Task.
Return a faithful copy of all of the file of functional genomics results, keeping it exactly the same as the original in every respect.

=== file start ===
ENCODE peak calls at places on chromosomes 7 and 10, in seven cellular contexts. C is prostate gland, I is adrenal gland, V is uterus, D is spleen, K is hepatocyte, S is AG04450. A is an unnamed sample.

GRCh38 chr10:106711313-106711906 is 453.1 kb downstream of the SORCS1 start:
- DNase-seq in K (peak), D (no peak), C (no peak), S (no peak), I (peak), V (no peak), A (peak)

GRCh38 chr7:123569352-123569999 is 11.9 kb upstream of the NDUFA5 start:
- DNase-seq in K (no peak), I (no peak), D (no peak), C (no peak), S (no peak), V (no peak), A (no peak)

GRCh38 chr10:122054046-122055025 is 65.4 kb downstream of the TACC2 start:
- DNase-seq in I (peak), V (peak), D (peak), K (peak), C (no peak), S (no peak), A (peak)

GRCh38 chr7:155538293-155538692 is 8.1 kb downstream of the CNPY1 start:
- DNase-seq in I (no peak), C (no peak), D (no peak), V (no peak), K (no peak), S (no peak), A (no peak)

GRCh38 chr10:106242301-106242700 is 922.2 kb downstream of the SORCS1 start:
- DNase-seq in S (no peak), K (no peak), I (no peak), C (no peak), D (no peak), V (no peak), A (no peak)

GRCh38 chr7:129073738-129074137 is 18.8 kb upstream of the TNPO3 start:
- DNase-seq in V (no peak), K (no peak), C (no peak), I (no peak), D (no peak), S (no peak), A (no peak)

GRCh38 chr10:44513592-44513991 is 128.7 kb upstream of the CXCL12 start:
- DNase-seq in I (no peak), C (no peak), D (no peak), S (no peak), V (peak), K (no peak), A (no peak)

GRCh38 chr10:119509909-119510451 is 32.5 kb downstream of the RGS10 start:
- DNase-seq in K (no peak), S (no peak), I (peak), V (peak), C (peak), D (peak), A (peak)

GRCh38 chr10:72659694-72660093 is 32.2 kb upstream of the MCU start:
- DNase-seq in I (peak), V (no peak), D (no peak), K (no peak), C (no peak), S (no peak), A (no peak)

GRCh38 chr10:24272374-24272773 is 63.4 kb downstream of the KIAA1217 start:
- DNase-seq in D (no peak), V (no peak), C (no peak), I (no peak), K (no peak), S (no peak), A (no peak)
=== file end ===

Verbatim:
ENCODE peak calls at places on chromosomes 7 and 10, in seven cellular contexts. C is prostate gland, I is adrenal gland, V is uterus, D is spleen, K is hepatocyte, S is AG04450. A is an unnamed sample.

GRCh38 chr10:106711313-106711906 is 453.1 kb downstream of the SORCS1 start:
- DNase-seq in K (peak), D (no peak), C (no peak), S (no peak), I (peak), V (no peak), A (peak)

GRCh38 chr7:123569352-123569999 is 11.9 kb upstream of the NDUFA5 start:
- DNase-seq in K (no peak), I (no peak), D (no peak), C (no peak), S (no peak), V (no peak), A (no peak)

GRCh38 chr10:122054046-122055025 is 65.4 kb downstream of the TACC2 start:
- DNase-seq in I (peak), V (peak), D (peak), K (peak), C (no peak), S (no peak), A (peak)

GRCh38 chr7:155538293-155538692 is 8.1 kb downstream of the CNPY1 start:
- DNase-seq in I (no peak), C (no peak), D (no peak), V (no peak), K (no peak), S (no peak), A (no peak)

GRCh38 chr10:106242301-106242700 is 922.2 kb downstream of the SORCS1 start:
- DNase-seq in S (no peak), K (no peak), I (no peak), C (no peak), D (no peak), V (no peak), A (no peak)

GRCh38 chr7:129073738-129074137 is 18.8 kb upstream of the TNPO3 start:
- DNase-seq in V (no peak), K (no peak), C (no peak), I (no peak), D (no peak), S (no peak), A (no peak)

GRCh38 chr10:44513592-44513991 is 128.7 kb upstream of the CXCL12 start:
- DNase-seq in I (no peak), C (no peak), D (no peak), S (no peak), V (peak), K (no peak), A (no peak)

GRCh38 chr10:119509909-119510451 is 32.5 kb downstream of the RGS10 start:
- DNase-seq in K (no peak), S (no peak), I (peak), V (peak), C (peak), D (peak), A (peak)

GRCh38 chr10:72659694-72660093 is 32.2 kb upstream of the MCU start:
- DNase-seq in I (peak), V (no peak), D (no peak), K (no peak), C (no peak), S (no peak), A (no peak)

GRCh38 chr10:24272374-24272773 is 63.4 kb downstream of the KIAA1217 start:
- DNase-seq in D (no peak), V (no peak), C (no peak), I (no peak), K (no peak), S (no peak), A (no peak)